Their high school age kids expect parking on campus even though they are only in class maybe 30 hours per week. They expect available parking at the library, the PO and at any other public spaces such as parks or rec centers.

On top of all these available spaces they expect every single business to have an empty spot if and when they show up. If they work 5 miles from a very popular (and walkable) downtown, they whine if there is not an available space so they can drive 10 miles to lunch.

It seems in many areas there could be as many as 6 or more parking spaces for every car/driver.
Makes me wonder about our priorities!
This tends to happen when we talk about walkable communities because some car centric people think every business needs to provide ample parking for them therefore they expect downtowns and commercial streets to be full of surface lots for them to easily access any business.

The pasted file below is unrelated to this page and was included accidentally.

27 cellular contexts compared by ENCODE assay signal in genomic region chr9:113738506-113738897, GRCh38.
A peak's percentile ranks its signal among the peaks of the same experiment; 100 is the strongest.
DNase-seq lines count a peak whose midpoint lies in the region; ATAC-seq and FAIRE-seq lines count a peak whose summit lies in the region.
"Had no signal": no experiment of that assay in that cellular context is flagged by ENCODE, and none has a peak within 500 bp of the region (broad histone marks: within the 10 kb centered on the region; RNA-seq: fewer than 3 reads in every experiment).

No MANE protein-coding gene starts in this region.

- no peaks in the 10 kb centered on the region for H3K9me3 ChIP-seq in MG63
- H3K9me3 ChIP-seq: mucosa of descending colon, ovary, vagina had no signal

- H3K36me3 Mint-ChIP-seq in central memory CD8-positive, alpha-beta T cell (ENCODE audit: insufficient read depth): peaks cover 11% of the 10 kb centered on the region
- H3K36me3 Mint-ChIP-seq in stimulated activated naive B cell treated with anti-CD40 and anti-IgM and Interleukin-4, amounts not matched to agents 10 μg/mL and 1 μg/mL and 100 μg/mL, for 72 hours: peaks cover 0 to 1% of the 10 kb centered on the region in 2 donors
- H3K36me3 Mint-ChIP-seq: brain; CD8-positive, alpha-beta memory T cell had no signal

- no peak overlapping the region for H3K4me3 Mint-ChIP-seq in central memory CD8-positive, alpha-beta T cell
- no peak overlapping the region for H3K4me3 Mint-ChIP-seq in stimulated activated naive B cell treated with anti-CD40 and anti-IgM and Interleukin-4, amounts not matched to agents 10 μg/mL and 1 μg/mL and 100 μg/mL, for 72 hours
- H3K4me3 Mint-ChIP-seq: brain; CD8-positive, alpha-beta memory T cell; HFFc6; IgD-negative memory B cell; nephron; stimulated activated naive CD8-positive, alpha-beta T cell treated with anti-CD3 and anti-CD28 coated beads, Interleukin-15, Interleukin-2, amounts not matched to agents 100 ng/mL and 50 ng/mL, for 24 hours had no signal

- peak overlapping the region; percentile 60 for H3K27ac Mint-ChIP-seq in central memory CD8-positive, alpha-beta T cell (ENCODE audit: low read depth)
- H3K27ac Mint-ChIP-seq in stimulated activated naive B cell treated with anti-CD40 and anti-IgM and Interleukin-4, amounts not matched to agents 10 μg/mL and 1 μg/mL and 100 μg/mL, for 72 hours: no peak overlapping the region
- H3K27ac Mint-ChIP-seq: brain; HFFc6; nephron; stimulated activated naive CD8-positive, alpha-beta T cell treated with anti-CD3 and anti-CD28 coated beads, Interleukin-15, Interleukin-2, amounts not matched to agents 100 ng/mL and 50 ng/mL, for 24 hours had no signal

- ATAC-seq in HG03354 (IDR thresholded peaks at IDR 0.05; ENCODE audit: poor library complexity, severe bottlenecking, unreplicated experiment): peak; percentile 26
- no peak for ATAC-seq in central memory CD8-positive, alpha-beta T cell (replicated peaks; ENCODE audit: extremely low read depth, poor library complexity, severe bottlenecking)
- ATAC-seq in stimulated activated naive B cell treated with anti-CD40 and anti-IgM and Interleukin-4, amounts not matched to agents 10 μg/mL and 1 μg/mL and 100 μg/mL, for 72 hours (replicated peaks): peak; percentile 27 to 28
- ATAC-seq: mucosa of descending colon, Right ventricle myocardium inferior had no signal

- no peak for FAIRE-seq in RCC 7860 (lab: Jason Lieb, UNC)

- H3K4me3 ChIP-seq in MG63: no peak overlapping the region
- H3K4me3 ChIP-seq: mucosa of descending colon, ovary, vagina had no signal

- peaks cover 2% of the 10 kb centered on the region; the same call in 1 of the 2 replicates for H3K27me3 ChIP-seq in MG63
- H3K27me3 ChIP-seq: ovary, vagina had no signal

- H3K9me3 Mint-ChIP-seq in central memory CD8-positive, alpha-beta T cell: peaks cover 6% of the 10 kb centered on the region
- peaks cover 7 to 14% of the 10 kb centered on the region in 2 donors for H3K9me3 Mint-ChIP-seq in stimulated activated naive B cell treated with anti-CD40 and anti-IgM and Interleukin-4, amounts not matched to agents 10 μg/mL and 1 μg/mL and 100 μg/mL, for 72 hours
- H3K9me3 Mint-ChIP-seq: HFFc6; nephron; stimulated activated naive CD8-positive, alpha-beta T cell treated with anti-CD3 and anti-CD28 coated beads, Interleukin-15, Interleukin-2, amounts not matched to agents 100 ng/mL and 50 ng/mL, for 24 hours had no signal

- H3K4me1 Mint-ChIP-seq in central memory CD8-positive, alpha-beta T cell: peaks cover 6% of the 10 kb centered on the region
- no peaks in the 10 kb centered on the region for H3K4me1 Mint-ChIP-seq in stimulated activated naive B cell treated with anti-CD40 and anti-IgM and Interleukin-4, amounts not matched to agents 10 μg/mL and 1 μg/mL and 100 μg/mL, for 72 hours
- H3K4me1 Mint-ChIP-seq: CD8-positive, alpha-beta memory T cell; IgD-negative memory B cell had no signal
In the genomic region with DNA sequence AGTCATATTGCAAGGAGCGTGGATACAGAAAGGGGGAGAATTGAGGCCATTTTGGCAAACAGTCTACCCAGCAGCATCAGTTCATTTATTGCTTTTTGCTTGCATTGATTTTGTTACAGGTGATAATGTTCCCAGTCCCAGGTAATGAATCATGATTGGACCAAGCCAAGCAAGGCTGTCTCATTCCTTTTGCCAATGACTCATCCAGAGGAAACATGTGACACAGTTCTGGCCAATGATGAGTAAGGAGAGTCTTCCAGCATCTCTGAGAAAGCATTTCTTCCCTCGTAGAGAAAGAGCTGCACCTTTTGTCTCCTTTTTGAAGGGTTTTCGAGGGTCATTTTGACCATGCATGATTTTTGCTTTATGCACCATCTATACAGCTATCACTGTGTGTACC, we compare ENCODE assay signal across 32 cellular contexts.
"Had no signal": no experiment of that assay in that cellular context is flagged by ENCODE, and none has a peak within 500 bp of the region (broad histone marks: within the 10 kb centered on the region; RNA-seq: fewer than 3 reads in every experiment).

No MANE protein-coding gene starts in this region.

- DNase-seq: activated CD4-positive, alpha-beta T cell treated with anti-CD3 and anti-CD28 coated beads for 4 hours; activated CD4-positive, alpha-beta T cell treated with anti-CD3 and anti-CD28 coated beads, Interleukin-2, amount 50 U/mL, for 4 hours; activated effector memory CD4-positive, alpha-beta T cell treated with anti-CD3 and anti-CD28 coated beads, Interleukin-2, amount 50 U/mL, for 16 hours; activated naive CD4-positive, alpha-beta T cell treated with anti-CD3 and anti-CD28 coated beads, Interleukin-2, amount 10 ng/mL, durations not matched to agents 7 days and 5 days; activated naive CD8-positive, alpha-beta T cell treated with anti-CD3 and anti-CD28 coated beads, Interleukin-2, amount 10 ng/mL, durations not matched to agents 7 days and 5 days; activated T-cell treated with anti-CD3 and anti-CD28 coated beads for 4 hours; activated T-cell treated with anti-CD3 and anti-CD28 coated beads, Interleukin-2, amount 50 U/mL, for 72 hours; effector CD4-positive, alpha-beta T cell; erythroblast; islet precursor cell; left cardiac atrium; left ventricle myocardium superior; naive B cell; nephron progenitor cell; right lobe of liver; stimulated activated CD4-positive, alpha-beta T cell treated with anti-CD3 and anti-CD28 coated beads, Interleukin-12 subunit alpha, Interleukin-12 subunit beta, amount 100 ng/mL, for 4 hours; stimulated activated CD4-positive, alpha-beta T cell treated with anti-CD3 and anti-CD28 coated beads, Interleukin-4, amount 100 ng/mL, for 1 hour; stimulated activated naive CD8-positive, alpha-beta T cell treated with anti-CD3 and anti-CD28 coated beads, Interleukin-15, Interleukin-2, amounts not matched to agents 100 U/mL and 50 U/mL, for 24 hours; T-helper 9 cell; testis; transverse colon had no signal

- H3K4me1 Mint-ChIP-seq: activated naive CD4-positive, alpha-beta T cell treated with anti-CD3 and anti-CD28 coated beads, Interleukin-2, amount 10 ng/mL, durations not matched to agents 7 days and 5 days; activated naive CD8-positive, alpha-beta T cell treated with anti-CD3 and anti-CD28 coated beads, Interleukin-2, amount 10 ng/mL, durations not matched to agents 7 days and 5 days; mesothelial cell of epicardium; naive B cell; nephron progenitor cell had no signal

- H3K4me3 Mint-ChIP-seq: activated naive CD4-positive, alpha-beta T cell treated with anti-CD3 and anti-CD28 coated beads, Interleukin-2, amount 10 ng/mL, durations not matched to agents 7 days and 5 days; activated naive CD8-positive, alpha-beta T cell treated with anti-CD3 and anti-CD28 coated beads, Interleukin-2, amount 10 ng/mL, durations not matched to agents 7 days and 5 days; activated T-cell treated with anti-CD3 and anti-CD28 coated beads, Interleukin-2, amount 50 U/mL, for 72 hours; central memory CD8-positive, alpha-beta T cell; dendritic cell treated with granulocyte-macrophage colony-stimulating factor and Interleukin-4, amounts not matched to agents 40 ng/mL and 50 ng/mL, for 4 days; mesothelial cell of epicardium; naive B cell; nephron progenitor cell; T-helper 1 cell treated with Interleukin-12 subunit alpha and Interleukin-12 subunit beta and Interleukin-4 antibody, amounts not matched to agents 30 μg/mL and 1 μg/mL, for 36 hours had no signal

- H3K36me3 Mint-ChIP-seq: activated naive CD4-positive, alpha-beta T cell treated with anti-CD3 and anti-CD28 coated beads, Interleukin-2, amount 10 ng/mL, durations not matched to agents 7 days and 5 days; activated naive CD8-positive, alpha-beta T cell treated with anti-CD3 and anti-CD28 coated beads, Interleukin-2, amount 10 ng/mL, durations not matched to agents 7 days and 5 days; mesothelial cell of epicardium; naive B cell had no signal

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Old 10-05-2014, 02:37 PM
Status: "Summer!" (set 24 days ago)
 
Location: Foot of the Rockies
87,016 posts, read 102,663,662 times
Reputation: 33083
Quote:
Originally Posted by nei View Post
does it really take half hour to park? I can find free parking in the Upper West Side of Manhattan faster than that. What about the public garages?
I think I was counting from the time one leaves the office until one finds the parking space. That only leaves 1/2 hour to get to the restaurant, order, eat and get back to the office.
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Old 10-05-2014, 04:15 PM
 
Location: Portland, Oregon
46,053 posts, read 29,550,732 times
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Originally Posted by Katiana View Post
I think I was counting from the time one leaves the office until one finds the parking space. That only leaves 1/2 hour to get to the restaurant, order, eat and get back to the office.
How long would the drive portion be from an office to a restaurant? And why would they be driving to a place to eat rather than walking to a nearby restaurant? Is this office space in a urban setting or is it an office park?
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Old 10-05-2014, 06:44 PM
 
8,328 posts, read 14,572,548 times